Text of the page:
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Imagine taking the boat out for a peaceful jaunt in the Sunshine State and admiring the cool blue waters of the Florida coast when suddenly you see something in the water. Is it a shark? Is it a rogue submarine? A large cohesive mass of seafaring garbage perhaps? Or could it be… 50 pounds of cocaine! Earlier this month, that’s exactly what happened, here’s the story!

Cocaine Found Along the Florida Coast

Someone reported a bale full of cocaine floating merrily in the water approximately 50 miles away from the Coconut Mallory Marina near Key West. After calling the authorities, the bale of cocaine was surrendered to Federal authorities. 

The bale contained 25 rectangle-shaped bricks of cocaine, weighing upwards of 50 pounds in total. Of course, this isn’t the first time that cocaine has been found floating off the Florida coast. The state of Florida has a long and storied history with cocaine that stretches back several decades. 

In December of 2021, another large package of cocaine was found in Florida waters near Islamorada in the Upper Keys. The boater that found it promptly reported their discovery of what turned out to be nearly $1 million worth of cocaine.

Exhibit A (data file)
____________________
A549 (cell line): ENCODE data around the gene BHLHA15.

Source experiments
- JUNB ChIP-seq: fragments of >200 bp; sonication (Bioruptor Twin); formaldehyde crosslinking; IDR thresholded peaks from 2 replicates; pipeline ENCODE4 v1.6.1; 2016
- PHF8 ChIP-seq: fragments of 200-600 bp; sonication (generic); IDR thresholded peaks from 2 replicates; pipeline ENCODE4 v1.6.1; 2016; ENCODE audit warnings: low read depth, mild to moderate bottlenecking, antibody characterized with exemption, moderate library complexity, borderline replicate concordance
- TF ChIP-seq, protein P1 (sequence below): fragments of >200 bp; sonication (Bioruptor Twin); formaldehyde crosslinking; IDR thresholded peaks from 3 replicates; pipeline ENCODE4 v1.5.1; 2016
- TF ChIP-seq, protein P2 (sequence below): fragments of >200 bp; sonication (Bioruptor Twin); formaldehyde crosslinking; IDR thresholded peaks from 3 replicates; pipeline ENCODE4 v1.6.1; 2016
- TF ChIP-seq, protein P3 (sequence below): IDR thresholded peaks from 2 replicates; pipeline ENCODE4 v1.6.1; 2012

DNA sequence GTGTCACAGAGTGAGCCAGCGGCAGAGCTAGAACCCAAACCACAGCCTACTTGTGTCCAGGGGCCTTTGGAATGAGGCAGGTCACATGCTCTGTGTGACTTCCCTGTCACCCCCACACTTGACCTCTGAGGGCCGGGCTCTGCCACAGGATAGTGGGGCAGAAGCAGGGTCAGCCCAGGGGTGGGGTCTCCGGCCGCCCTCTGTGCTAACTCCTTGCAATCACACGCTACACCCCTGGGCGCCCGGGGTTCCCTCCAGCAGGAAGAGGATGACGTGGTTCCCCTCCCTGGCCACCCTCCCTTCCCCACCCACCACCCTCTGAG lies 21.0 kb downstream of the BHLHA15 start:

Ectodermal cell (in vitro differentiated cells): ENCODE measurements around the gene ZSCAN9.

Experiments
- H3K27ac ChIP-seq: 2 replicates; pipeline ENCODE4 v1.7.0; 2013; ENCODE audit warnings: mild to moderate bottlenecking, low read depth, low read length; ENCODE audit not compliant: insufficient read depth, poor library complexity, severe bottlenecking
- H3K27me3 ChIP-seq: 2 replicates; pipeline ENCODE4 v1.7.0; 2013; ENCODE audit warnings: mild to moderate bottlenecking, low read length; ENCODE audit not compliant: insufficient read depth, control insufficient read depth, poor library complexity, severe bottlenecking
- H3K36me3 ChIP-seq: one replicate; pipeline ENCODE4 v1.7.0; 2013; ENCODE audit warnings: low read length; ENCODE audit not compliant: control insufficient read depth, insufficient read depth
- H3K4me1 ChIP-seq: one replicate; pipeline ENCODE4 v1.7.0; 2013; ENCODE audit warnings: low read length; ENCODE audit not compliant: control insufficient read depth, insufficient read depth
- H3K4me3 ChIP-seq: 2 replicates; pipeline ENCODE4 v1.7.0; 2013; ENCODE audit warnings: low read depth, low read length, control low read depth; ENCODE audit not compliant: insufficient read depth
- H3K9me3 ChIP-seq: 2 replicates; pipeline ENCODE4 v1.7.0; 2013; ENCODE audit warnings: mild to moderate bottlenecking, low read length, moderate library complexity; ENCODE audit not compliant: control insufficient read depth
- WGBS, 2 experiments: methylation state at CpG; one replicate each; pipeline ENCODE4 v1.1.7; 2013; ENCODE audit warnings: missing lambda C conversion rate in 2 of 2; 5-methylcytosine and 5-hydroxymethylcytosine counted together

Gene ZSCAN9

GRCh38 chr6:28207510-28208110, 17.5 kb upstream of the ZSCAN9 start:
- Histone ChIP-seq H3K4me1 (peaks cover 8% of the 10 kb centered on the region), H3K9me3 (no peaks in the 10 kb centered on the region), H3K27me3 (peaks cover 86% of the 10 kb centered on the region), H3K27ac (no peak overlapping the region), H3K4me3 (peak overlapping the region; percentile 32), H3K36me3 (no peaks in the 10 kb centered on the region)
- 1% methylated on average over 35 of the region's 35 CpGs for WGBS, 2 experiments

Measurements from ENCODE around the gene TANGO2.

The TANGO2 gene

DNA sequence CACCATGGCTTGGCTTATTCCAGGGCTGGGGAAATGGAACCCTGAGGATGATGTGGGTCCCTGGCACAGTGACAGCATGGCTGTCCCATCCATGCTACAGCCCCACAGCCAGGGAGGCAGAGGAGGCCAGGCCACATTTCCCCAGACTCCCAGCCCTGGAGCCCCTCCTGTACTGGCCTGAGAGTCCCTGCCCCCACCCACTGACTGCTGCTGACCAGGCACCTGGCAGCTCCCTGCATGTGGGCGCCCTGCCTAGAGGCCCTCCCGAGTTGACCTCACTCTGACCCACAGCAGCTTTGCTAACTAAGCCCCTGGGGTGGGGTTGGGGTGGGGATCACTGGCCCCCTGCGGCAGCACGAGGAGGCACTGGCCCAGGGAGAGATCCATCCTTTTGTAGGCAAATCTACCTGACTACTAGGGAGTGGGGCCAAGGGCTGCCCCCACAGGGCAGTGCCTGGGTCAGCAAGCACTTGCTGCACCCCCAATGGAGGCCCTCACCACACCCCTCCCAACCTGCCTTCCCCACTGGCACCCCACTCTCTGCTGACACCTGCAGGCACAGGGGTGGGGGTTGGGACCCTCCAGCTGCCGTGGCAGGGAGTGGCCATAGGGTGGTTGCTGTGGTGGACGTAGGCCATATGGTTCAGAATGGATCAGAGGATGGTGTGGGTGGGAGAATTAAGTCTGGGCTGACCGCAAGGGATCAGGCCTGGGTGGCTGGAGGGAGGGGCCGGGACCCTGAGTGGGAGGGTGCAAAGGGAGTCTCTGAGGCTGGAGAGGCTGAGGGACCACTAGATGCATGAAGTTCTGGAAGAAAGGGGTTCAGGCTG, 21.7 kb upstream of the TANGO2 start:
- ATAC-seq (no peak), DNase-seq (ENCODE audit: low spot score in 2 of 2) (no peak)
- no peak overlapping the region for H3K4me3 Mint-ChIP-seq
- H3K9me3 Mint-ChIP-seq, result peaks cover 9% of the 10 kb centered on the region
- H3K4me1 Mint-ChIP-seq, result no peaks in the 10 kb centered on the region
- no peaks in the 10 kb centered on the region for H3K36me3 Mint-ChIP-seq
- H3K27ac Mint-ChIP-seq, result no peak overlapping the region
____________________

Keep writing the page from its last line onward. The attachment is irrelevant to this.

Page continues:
If you’re wondering why the folks that have been finding these mysterious floating packages don’t just keep them, consider the possibility that the people who lost it are probably rather upset about it and might even want it back. Aside from that, keeping packages filled with cocaine for yourself would be illegal, which would be very wrong indeed. 

The Relationship Between Florida and Cocaine

With the surge of cocaine in America during the 1980s, Floridians were not immune to its harms, or its dangerous effects. Across the state, from small towns to big cities, local communities were affected by the arrival of this destructive drug. 

Although cocaine had been around for some time before that, the 1980s marked a sort of Golden Age for the stuff as Florida became targeted for its geographic advantages for criminal organizations looking to smuggle cocaine into the United States. One could argue that Florida in the 1980s was the Ellis Island of cocaine as it was the gateway for the drug’s entry into the United States of America.